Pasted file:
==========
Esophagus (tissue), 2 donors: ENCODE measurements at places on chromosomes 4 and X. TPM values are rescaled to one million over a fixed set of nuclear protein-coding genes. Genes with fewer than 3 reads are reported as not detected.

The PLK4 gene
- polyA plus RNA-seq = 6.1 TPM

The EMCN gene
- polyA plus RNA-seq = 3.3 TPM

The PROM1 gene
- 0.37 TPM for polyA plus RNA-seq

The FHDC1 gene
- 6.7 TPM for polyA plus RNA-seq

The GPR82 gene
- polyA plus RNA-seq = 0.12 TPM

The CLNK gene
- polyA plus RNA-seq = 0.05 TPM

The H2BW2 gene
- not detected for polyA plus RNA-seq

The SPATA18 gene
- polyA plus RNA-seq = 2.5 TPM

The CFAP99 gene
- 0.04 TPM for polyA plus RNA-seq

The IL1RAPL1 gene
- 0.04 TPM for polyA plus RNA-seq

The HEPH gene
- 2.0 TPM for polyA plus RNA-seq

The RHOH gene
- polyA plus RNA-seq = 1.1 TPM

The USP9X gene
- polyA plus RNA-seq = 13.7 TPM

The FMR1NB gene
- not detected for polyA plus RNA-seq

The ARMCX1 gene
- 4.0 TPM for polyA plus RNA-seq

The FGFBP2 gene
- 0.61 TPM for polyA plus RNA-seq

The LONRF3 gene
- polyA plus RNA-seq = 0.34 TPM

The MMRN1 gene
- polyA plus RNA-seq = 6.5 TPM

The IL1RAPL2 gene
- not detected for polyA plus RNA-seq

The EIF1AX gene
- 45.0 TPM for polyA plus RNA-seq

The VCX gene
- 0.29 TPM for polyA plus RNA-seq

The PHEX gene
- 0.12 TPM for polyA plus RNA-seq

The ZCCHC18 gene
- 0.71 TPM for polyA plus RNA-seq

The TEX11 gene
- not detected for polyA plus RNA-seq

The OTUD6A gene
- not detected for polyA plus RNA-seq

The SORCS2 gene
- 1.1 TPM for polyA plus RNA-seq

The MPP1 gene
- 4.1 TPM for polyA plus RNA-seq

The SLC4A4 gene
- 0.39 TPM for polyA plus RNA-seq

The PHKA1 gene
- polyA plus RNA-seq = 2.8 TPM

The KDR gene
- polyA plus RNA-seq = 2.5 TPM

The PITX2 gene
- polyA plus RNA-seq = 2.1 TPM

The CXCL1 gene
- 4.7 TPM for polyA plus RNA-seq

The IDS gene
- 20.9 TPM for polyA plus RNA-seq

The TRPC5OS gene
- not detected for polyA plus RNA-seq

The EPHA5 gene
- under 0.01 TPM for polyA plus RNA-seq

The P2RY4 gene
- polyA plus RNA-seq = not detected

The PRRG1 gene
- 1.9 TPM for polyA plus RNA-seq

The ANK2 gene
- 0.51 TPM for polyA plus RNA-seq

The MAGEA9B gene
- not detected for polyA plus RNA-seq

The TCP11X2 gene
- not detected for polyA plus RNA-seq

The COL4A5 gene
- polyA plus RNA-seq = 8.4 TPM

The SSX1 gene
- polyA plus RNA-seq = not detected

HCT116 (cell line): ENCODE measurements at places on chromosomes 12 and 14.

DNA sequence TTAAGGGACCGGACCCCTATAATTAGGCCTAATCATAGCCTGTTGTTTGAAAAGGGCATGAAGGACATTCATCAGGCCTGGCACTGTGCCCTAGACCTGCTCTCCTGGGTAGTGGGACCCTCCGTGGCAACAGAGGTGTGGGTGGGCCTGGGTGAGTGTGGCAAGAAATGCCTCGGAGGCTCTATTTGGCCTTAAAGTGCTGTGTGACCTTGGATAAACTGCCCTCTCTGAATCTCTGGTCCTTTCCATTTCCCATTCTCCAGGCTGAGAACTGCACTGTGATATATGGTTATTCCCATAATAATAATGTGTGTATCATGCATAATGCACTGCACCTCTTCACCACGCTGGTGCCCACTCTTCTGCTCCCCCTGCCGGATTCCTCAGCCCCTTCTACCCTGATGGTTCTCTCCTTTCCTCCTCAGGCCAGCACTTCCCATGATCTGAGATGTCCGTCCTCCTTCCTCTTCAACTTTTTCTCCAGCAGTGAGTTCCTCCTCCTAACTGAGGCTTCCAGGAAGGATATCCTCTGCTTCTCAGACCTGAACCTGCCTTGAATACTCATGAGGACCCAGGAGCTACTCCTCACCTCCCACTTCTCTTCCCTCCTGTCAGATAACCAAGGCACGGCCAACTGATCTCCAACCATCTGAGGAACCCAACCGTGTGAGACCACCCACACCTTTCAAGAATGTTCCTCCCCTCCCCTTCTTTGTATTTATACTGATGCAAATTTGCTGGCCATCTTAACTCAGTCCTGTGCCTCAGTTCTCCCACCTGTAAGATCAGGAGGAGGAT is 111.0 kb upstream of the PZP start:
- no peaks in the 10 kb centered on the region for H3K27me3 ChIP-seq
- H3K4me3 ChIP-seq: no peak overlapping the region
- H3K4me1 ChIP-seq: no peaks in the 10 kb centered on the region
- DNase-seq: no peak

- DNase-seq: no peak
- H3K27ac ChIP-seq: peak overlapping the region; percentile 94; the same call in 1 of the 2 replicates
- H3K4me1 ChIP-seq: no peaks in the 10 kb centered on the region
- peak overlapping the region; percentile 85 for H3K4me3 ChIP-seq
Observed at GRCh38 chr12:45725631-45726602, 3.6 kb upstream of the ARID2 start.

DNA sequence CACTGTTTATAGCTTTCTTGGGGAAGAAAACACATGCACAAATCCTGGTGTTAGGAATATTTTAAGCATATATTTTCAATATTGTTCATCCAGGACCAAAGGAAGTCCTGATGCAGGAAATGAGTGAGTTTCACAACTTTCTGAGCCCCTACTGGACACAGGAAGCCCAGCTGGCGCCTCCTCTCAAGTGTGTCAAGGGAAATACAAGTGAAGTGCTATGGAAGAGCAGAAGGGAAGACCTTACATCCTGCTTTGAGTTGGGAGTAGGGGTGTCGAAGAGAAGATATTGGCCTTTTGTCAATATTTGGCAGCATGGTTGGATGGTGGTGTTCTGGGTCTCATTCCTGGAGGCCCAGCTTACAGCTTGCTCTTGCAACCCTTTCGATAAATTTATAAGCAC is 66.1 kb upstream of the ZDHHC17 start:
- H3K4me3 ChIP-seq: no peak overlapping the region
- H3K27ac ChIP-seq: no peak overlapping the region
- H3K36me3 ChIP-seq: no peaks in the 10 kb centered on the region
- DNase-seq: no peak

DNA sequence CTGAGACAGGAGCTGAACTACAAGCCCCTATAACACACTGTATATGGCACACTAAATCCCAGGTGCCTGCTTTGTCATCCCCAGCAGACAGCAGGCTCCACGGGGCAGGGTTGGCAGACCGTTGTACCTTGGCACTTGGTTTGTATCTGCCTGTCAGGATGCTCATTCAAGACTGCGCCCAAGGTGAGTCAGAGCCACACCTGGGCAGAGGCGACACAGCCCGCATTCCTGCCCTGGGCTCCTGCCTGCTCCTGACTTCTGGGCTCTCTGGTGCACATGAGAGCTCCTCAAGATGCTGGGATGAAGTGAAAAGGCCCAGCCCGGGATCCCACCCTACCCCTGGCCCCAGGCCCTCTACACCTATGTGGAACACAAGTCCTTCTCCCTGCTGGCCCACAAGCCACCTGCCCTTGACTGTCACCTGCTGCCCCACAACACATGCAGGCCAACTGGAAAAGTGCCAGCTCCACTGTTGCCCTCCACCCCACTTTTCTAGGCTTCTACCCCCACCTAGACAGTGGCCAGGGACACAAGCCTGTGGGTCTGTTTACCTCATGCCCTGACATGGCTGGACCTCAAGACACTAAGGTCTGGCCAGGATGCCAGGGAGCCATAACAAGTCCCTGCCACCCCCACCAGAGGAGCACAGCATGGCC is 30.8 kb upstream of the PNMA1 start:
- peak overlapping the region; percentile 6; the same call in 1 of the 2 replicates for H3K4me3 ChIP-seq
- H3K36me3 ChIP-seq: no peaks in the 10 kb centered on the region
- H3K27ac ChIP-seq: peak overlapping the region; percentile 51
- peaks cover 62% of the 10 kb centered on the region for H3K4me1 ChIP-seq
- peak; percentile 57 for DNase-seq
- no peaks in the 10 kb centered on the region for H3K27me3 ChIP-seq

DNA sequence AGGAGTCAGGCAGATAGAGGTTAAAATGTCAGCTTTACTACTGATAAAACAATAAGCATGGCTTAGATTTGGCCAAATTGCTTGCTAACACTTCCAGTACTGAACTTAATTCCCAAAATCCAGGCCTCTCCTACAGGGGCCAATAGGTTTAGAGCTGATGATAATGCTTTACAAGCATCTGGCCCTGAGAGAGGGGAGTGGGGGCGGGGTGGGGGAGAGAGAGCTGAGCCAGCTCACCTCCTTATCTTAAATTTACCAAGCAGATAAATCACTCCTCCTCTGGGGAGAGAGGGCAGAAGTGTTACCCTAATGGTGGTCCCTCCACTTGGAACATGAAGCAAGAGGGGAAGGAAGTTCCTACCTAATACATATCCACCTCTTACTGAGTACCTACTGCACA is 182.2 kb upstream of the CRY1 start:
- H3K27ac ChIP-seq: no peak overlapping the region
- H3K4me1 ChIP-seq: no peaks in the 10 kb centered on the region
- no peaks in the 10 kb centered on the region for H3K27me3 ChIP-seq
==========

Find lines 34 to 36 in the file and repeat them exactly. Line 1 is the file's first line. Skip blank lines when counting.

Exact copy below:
The LONRF3 gene
- polyA plus RNA-seq = 0.34 TPM

The MMRN1 gene